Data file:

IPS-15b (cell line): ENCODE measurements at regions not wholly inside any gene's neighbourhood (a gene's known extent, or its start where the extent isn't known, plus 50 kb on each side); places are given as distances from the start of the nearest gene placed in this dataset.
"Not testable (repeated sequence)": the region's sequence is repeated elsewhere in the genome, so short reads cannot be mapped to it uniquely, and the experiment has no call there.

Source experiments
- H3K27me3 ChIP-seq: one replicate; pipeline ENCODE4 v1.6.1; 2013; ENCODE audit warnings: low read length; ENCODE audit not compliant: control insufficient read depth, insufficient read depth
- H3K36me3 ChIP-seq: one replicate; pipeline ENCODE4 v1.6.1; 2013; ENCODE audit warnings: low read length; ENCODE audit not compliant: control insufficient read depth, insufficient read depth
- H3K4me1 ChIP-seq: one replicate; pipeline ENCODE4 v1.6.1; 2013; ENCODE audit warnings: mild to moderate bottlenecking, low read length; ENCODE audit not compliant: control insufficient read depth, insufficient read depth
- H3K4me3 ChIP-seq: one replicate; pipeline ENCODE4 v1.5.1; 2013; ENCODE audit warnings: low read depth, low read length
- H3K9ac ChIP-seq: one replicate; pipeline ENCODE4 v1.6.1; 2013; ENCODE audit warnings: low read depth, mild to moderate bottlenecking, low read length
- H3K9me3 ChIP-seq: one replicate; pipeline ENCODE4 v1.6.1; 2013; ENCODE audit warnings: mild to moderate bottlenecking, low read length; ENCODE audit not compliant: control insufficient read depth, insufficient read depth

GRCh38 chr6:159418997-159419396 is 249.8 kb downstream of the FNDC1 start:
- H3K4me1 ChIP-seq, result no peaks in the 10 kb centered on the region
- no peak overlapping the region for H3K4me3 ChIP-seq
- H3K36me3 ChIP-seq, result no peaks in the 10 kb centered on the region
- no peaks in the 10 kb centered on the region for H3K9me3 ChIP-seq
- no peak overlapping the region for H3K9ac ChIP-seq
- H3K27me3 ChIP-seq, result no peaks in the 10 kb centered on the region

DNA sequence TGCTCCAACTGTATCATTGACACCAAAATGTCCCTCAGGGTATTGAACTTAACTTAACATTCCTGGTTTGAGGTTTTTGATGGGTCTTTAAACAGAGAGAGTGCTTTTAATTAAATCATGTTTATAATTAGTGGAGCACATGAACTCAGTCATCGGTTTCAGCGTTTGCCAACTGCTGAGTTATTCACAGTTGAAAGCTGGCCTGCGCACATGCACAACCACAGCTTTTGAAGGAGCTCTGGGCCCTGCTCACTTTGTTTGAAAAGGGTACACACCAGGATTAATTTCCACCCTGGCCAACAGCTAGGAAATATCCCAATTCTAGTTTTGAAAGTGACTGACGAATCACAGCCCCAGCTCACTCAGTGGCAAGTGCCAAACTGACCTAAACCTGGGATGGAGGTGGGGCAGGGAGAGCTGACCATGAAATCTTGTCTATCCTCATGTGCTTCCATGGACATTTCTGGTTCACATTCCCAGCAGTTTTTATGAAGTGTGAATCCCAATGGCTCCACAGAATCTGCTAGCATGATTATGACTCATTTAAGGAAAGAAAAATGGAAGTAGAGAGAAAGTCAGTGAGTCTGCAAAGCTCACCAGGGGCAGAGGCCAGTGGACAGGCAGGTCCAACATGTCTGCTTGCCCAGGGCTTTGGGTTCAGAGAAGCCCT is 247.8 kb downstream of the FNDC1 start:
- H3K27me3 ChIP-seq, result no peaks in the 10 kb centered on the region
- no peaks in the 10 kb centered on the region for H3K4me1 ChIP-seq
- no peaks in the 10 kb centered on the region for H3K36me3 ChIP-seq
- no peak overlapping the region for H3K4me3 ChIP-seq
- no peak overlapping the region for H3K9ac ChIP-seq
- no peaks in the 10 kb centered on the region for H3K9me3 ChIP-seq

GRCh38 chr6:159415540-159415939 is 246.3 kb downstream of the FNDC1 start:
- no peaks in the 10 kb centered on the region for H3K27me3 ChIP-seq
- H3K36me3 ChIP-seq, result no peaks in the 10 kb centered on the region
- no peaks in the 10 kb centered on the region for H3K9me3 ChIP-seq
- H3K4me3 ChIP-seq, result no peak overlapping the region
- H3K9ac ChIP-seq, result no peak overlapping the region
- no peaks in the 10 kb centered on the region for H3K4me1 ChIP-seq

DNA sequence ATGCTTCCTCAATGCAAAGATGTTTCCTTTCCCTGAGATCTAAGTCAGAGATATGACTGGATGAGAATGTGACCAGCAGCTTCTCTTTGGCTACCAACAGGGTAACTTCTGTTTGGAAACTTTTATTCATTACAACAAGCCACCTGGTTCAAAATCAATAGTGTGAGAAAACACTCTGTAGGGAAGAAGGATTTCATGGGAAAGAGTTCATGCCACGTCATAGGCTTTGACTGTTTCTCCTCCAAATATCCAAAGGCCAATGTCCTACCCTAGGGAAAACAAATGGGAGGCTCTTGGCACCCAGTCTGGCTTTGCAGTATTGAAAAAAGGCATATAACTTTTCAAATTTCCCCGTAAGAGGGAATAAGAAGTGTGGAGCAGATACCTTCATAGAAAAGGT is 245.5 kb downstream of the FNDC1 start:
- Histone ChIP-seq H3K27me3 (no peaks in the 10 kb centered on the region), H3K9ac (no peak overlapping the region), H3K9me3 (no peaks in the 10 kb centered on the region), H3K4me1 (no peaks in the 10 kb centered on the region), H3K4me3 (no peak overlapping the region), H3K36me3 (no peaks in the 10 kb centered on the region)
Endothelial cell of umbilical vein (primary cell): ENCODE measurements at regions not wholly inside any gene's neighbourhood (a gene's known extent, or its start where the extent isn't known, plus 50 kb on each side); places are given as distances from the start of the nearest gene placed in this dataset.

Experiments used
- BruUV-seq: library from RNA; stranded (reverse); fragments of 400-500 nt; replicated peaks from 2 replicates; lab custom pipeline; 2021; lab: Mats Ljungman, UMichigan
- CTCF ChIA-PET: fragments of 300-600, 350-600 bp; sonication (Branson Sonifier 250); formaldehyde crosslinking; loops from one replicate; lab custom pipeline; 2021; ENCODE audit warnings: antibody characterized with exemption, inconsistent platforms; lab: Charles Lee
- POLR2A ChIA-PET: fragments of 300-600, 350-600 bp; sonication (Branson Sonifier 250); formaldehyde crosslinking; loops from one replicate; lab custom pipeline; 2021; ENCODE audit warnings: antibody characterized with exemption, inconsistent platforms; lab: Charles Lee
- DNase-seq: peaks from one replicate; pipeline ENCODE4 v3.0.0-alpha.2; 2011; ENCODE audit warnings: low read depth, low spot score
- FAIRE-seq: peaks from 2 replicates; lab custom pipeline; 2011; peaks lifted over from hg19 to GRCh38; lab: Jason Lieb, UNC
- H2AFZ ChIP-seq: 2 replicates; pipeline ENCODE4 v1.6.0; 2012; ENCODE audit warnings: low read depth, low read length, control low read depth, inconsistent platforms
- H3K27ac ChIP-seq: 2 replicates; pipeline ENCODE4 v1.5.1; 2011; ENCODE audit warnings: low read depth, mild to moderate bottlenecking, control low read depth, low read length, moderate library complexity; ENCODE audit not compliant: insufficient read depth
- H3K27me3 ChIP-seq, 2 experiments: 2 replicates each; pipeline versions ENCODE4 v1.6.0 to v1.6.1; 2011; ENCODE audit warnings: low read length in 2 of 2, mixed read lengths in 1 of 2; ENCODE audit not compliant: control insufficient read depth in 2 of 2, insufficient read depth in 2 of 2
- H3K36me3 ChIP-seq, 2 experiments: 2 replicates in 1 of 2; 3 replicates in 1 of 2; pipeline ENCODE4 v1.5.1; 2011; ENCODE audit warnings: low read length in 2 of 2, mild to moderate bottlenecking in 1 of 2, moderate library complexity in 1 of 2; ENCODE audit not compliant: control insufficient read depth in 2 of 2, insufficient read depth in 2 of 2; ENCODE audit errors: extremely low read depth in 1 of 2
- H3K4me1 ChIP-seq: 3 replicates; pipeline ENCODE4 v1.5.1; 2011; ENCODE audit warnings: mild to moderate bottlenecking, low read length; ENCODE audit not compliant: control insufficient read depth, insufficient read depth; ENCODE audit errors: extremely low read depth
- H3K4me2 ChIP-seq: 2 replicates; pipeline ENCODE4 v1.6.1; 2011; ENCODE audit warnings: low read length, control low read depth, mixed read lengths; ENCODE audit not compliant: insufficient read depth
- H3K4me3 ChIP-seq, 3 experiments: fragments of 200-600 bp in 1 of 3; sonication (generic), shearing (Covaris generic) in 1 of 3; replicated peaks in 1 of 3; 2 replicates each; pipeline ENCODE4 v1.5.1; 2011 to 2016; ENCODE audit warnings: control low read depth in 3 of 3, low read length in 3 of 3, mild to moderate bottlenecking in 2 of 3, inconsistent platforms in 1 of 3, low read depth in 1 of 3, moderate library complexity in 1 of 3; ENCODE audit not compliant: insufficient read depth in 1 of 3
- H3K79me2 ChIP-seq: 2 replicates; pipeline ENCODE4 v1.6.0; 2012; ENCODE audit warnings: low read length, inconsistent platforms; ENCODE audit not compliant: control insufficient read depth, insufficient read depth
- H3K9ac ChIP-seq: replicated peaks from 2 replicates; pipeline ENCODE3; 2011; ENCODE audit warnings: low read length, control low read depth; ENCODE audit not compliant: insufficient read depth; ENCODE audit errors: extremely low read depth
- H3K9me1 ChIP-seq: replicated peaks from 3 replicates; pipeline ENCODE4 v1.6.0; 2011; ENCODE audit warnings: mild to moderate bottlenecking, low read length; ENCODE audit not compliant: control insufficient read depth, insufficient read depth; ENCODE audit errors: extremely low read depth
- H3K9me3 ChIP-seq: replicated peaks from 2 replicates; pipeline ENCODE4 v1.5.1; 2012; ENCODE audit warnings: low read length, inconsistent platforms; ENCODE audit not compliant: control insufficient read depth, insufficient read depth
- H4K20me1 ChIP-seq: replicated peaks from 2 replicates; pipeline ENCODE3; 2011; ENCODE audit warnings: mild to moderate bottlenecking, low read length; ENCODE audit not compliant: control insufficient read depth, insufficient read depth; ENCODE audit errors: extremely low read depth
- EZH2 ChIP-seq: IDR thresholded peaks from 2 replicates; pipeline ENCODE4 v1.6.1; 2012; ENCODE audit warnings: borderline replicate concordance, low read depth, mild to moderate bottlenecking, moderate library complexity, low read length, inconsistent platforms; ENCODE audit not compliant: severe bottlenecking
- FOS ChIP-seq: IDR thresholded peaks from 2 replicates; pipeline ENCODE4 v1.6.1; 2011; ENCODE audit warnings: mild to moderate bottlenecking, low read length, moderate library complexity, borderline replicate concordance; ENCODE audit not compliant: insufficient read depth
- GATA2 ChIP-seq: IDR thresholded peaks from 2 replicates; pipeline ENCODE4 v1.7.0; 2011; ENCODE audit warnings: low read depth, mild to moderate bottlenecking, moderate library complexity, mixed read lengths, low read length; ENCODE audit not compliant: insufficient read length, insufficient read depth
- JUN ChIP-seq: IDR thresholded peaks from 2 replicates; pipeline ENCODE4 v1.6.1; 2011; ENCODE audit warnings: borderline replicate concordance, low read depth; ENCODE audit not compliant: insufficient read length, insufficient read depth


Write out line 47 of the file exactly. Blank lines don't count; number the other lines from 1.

- H3K79me2 ChIP-seq: 2 replicates; pipeline ENCODE4 v1.6.0; 2012; ENCODE audit warnings: low read length, inconsistent platforms; ENCODE audit not compliant: control insufficient read depth, insufficient read depth